In an eight-year career, Ohka has compiled a 48–57 record with 538 strikeouts and a 4.04 ERA in 943 innings.
On December 5, 2008, Ohka signed a minor league contract with the Cleveland Indians with an invitation to Spring Training. On March 15, he was reassigned to the minor league camp. He was called up to the majors on May 30.
Return to Japan
On April 6, 2010, Ohka signed a contract with his former team, the Yokohama BayStars in Japan. He pitched for them through 2011.
In 2013, he reinvented himself as a knuckleball pitcher and played for the Toyama Thunderbirds of the Baseball Challenge League.
Toronto Blue Jays
Ohka signed a minor league contract with the Toronto Blue Jays on December 11, 2013. He was a non-roster invitee to spring training, but was reassigned to minor-league camp on March 2, 2014, without making an appearance. He was released by the Blue Jays at the end of spring training.
Ohka signed with the Bridgeport Bluefish of the independent Atlantic League of Professional Baseball for the 2014 season.
Ohka returned to Japan and played with the Toyama Thunderbirds and Fukushima Hope of the semi-pro Baseball Challenge League for the 2015 season.
On December 15, 2016, the Baltimore Orioles signed Ohka to a minor league contract. He was released on April 1, 2017, as the Orioles' spring training came to a close.
- Ohka pitched a nine-inning perfect game for the Triple-A Pawtucket Red Sox on June 1, 2000. Ohka retired all 27 batters he faced in a 2–0 win over the Charlotte Knights, and threw only 77 pitches to toss the first nine-inning perfect game in the International League since 1952.
- Ohka is the first and only member of the Montreal Expos to be named on The Simpsons. In the March 16, 2003, episode entitled "C. E. D'oh!," Bart Simpson exclaims "Look at me! I'm Tomokazu Ohka of the Montreal Expos!" while playing baseball, to which Milhouse replies "Well, I'm Esteban Yan of the Tampa Bay Devil Rays!", referencing the relative obscurity of the two pitchers and their respective teams.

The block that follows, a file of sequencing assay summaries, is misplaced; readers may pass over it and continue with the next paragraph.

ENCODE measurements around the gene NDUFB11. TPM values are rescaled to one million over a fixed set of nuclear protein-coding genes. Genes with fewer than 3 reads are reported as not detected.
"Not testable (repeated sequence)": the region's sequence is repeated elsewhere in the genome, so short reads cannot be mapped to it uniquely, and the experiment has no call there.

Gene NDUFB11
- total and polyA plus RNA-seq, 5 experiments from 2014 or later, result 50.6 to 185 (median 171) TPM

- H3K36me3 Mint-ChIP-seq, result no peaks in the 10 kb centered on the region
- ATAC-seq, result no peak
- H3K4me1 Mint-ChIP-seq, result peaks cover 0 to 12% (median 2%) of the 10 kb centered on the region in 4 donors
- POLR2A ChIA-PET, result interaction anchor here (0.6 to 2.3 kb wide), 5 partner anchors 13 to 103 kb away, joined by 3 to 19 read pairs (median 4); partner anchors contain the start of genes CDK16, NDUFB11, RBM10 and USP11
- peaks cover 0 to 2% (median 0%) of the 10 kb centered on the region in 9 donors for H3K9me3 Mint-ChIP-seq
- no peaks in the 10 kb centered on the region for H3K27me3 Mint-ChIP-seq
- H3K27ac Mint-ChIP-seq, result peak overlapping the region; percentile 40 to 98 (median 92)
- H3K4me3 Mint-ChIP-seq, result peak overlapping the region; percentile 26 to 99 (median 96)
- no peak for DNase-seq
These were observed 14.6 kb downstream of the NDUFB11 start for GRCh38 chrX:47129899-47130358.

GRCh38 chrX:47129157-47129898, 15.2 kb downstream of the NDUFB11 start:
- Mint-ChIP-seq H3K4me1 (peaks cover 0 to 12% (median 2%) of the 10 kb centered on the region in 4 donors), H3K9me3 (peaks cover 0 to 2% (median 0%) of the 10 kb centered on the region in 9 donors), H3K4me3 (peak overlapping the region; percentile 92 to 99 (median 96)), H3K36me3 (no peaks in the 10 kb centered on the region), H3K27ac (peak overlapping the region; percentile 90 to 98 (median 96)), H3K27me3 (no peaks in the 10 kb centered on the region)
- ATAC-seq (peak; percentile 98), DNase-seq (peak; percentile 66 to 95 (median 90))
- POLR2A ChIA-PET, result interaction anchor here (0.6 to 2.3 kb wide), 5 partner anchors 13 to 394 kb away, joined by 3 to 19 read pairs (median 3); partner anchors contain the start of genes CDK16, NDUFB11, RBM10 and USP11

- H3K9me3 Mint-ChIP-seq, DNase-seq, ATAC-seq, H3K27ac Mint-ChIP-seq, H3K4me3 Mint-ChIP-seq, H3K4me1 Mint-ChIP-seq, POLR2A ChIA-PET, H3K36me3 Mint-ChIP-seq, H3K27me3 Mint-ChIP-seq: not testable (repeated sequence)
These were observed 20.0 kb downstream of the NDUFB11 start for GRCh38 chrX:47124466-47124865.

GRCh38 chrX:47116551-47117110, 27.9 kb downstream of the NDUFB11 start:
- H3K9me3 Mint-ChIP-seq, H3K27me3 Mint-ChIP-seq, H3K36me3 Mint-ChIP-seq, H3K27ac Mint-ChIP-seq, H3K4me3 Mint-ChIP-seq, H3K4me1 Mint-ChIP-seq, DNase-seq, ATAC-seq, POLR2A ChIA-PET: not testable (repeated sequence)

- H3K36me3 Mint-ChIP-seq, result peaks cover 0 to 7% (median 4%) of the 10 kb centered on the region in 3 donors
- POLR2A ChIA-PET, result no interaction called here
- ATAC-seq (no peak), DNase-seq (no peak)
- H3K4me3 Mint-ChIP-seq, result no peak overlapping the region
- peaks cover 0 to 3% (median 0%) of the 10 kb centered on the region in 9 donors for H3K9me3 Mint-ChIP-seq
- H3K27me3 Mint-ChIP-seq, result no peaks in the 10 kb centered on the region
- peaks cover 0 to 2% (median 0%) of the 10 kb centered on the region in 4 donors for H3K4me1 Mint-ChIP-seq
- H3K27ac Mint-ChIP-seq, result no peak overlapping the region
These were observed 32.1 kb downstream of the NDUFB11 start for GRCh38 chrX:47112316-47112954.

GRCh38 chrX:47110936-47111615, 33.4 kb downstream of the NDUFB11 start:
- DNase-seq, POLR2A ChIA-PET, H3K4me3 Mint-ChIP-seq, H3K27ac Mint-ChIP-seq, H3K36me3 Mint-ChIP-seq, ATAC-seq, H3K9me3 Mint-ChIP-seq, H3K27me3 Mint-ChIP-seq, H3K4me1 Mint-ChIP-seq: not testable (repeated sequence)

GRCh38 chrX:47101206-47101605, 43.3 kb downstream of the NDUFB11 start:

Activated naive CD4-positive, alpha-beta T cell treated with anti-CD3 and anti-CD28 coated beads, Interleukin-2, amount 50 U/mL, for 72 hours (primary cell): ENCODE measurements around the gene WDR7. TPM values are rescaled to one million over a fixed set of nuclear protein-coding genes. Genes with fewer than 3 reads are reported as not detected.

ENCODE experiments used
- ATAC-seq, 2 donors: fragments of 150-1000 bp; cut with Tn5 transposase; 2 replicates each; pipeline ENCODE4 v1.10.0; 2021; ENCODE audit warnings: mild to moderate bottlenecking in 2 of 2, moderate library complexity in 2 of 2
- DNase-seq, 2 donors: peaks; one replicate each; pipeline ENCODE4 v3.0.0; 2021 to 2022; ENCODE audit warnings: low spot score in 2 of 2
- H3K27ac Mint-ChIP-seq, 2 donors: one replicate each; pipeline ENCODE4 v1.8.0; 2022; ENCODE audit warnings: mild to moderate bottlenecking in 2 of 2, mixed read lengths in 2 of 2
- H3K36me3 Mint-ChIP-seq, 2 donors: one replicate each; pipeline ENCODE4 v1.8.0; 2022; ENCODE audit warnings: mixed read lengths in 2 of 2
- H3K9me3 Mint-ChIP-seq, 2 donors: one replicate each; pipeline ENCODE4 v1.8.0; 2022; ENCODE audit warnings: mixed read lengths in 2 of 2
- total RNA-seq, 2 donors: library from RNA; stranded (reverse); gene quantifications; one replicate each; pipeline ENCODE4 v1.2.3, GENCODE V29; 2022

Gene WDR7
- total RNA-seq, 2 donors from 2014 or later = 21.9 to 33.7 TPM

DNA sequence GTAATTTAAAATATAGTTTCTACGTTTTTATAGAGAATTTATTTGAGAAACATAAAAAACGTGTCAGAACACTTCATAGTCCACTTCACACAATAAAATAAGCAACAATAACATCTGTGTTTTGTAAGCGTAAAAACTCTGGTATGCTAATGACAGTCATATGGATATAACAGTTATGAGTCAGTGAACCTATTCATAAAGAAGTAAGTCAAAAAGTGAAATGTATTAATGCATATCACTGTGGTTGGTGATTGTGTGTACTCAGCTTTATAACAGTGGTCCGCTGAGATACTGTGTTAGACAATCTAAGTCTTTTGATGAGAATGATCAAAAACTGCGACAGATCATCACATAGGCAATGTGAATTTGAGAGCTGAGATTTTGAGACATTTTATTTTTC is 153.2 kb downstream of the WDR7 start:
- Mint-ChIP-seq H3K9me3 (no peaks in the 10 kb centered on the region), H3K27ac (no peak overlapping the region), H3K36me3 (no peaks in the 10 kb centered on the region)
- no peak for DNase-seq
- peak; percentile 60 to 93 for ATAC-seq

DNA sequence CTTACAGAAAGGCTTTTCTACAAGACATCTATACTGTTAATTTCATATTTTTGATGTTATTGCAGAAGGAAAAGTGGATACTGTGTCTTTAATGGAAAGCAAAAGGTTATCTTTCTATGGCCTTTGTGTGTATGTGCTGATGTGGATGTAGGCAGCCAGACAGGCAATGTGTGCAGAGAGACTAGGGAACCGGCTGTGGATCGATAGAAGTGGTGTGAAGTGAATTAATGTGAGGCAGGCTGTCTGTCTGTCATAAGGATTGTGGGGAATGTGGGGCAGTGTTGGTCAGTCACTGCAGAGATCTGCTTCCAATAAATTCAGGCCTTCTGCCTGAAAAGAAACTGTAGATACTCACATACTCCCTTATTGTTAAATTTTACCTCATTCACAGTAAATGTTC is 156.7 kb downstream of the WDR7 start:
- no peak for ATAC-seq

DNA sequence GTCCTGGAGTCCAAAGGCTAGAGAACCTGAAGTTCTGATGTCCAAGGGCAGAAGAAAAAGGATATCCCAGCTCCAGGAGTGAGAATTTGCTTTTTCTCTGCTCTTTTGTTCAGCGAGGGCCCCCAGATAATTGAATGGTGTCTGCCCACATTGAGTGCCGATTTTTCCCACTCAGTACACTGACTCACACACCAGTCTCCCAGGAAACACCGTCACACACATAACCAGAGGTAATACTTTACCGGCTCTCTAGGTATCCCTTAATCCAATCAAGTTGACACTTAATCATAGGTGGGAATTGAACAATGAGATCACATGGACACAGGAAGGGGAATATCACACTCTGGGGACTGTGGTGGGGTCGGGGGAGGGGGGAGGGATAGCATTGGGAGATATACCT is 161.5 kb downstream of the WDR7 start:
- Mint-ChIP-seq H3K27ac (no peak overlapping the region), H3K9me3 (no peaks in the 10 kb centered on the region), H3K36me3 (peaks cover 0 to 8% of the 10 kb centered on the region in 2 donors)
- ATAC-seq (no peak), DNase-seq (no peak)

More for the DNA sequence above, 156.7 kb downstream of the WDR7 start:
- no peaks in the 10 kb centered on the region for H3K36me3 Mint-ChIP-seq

- ^ http://washington.nationals.mlb.com/NASApp/mlb/news/press_releases/press_release.jsp?ymd=20050605&content_id=1076765&vkey=pr_was&fext=.jsp&c_id=was[dead link]
- ^ On May 29, Ohka was called up by the Indians, probably to pitch out of the bullpen. The team optioned relief pitcher Zach Jackson to the minors to make room for Ohka on their active roster.Indians ink RHP Tomo Ohka to free agent Minor League contract
- ^ Tribe thins out roster with three moves Archived 2009-03-17 at the Wayback Machine
- ^ Elliott, Bob. "Blue Jays sign blast from the past pitcher Tomo Ohka 35," Toronto Sun (Dec, 12, 2013).
- ^ Davidi, Shi (December 11, 2013). "Blue Jays agree to minor-league deal with Ohka". Sportsnet. Retrieved December 12, 2013.
- ^ Wray, Michael (March 3, 2014). "Juan Perez, Tomo Ohka reassigned to minor-league camp". JaysJournal.com. Retrieved March 3, 2014.
- ^ "Minor Moves: Matt Langwell, Tomo Ohka". April 30, 2014. Retrieved April 30, 2014.
- ^ Todd, Jeff (December 16, 2016). "Minor MLB Transactions: 12/16/16". mlbtraderumors.com. Retrieved December 17, 2016.
- ^ "Tomo Ohka Stats, Highlights, Bio | Norfolk Tides Stats". Norfolk Tides. Retrieved 2017-04-07.
- Career statistics and player information from MLB, or ESPN, or Baseball Reference, or Fangraphs, or Baseball Reference (Minors)
- 1976 births
- Living people
- Arizona League Brewers players
- Boston Red Sox players
- Brevard County Manatees players
- Bridgeport Bluefish players
- Charlotte Knights players
- Columbus Clippers players
- Cleveland Indians players
- Japanese baseball coaches
- Japanese expatriate baseball players in Canada
- Japanese expatriate baseball players in the United States
- Major League Baseball pitchers
- Major League Baseball players from Japan
- Memphis Redbirds players
- Milwaukee Brewers players
- Montreal Expos players
- Nippon Professional Baseball coaches
- Nippon Professional Baseball pitchers
- Pawtucket Red Sox players
- Baseball people from Kyoto
- Tacoma Rainiers players
- Toronto Blue Jays players
- Trenton Thunder players
- Washington Nationals players
- Yokohama BayStars players